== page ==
In another non-limiting embodiment, a substrate is provided for use in the production of a series of individual absorbent articles, where the individual absorbent articles each define a pitch length in a machine direction and a maximum width in a cross direction. The substrate may be advanced past a printing station, where the printing station comprises a printing plate. A series of graphics can be printed the substrate at a first repeat pitch by repeatedly moving the printing plate into contact with the substrate, where consecutive graphics on the substrate are separated in the machine direction by a first repeat pitch distance. In one non-limiting embodiment, the substrate is activated to provide an activated region wherein the substrate is stretched in the cross direction to a width substantially equal to the maximum width of the individual absorbent articles. The substrate can be stretched in the machine direction to define a second repeat pitch distance separating consecutive graphics on the substrate, where the second repeat pitch distance is substantially equal to the pitch length of the individual absorbent articles.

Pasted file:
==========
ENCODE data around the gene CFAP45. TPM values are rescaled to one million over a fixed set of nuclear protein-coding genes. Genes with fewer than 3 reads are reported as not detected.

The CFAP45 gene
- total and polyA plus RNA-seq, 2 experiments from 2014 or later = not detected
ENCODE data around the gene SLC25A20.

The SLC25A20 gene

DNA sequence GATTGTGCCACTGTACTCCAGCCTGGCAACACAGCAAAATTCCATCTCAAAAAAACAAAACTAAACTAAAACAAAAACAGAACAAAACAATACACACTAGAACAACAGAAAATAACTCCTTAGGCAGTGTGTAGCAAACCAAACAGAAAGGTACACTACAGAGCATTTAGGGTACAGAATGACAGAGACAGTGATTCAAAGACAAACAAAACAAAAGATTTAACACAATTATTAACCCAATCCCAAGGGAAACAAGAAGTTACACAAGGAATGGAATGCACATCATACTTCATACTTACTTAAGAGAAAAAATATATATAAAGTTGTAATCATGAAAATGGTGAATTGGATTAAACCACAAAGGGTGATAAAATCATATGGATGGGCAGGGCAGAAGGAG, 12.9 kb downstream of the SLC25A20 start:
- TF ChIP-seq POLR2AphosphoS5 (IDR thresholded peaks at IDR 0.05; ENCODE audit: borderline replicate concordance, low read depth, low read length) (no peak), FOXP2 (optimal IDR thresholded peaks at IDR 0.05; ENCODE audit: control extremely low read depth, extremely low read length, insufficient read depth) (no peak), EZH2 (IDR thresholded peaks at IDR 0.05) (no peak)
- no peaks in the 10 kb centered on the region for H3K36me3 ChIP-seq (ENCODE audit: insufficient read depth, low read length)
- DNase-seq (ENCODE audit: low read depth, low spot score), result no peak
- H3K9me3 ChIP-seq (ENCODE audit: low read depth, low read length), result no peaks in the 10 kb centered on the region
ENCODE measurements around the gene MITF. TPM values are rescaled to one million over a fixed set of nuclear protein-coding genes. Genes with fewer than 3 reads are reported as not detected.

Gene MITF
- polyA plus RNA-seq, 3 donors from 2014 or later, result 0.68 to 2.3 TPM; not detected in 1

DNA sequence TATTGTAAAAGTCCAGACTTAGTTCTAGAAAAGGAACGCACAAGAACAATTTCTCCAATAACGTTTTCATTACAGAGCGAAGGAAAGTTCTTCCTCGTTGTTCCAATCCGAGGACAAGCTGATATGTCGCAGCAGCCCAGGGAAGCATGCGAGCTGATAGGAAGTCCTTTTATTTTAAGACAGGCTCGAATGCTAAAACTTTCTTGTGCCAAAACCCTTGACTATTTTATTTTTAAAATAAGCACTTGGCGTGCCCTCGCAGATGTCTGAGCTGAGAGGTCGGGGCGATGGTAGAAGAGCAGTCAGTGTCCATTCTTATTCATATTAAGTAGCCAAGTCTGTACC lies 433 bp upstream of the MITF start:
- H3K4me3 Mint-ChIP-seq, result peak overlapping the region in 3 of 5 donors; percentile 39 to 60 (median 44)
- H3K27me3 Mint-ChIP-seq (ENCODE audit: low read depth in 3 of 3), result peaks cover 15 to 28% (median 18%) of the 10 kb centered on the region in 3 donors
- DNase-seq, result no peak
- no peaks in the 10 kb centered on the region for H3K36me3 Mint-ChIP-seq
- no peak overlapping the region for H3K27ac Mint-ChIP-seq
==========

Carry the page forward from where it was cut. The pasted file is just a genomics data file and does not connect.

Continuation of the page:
In yet another non-limiting embodiment, a method for manufacturing absorbent articles having at least two different sizes is disclosed. In one non-limiting embodiment, a substrate is provided for use in the production of a first series of individual absorbent articles and second series of absorbent articles, where the individual absorbent articles of the first series each define a first pitch length in a machine direction and where the individual absorbent articles of the second series each define a second pitch length in a machine direction. The substrate can be fed onto a rotating central impression cylinder and moved past a printing station arranged adjacent an outer surface of the central impression cylinder, where the printing station comprises a printing plate. A series of graphics can be printed on the substrate by moving the printing plate into contact with the substrate, where consecutive graphics on the substrate are separated in the machine direction by a first repeat pitch distance substantially equal to the first pitch length. The substrate may be converted into one of a backsheet and a topsheet on the individual absorbent articles of the first series by activating the substrate to provide an activated region where the substrate is stretched in the machine direction to define a second repeat pitch distance separating consecutive graphics on the substrate, where second repeat pitch distance is substantially equal to the second pitch length. In one non-limiting embodiment, the activated substrate can be converted into one of a backsheet and a topsheet on the individual absorbent articles of the second series.